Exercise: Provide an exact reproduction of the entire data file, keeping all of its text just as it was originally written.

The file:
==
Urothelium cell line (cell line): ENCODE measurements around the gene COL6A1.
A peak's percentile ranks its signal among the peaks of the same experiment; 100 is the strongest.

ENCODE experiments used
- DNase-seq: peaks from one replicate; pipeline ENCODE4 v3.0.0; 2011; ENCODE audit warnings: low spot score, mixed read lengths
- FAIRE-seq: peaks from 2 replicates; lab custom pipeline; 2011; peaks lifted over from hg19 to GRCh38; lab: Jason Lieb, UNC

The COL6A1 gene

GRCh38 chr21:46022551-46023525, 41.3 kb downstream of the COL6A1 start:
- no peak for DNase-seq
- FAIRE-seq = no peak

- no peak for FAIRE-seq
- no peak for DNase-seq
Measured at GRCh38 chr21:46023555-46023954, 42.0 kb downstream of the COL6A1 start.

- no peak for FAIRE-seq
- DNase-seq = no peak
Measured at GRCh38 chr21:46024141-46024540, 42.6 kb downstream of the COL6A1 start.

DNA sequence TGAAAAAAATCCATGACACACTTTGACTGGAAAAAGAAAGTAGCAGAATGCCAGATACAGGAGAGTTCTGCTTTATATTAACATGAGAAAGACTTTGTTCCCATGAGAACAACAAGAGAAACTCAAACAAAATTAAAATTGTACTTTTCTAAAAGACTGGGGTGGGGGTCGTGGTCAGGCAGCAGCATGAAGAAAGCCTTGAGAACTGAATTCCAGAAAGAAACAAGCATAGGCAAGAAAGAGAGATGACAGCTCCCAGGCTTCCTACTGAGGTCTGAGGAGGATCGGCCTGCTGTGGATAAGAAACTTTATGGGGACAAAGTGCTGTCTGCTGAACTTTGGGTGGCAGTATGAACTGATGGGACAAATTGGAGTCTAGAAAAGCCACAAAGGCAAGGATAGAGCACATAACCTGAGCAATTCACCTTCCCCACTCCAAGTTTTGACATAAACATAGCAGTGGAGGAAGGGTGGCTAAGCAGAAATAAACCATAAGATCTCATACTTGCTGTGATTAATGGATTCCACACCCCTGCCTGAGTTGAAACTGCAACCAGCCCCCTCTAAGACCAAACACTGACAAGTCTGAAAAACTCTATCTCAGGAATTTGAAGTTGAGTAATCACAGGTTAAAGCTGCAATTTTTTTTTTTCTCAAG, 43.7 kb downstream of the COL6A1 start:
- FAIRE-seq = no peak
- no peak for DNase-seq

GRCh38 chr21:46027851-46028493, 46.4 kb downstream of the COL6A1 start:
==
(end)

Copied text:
Urothelium cell line (cell line): ENCODE measurements around the gene COL6A1.
A peak's percentile ranks its signal among the peaks of the same experiment; 100 is the strongest.

ENCODE experiments used
- DNase-seq: peaks from one replicate; pipeline ENCODE4 v3.0.0; 2011; ENCODE audit warnings: low spot score, mixed read lengths
- FAIRE-seq: peaks from 2 replicates; lab custom pipeline; 2011; peaks lifted over from hg19 to GRCh38; lab: Jason Lieb, UNC

The COL6A1 gene

GRCh38 chr21:46022551-46023525, 41.3 kb downstream of the COL6A1 start:
- no peak for DNase-seq
- FAIRE-seq = no peak

- no peak for FAIRE-seq
- no peak for DNase-seq
Measured at GRCh38 chr21:46023555-46023954, 42.0 kb downstream of the COL6A1 start.

- no peak for FAIRE-seq
- DNase-seq = no peak
Measured at GRCh38 chr21:46024141-46024540, 42.6 kb downstream of the COL6A1 start.

DNA sequence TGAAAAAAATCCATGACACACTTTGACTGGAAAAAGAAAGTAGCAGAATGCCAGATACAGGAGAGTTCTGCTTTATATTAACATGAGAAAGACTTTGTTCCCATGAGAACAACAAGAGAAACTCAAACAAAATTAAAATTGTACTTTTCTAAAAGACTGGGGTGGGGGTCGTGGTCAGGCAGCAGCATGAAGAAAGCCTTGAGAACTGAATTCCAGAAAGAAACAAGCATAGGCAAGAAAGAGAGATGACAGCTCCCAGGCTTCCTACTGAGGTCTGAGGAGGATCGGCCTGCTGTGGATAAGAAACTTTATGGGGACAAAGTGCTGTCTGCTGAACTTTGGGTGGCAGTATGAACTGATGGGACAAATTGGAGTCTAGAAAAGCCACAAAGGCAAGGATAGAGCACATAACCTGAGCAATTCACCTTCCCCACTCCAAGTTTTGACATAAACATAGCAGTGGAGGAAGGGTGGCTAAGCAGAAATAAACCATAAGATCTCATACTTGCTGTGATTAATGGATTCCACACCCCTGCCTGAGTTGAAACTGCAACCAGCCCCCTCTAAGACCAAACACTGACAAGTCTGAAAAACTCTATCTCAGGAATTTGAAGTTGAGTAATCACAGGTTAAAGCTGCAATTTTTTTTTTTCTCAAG, 43.7 kb downstream of the COL6A1 start:
- FAIRE-seq = no peak
- no peak for DNase-seq

GRCh38 chr21:46027851-46028493, 46.4 kb downstream of the COL6A1 start: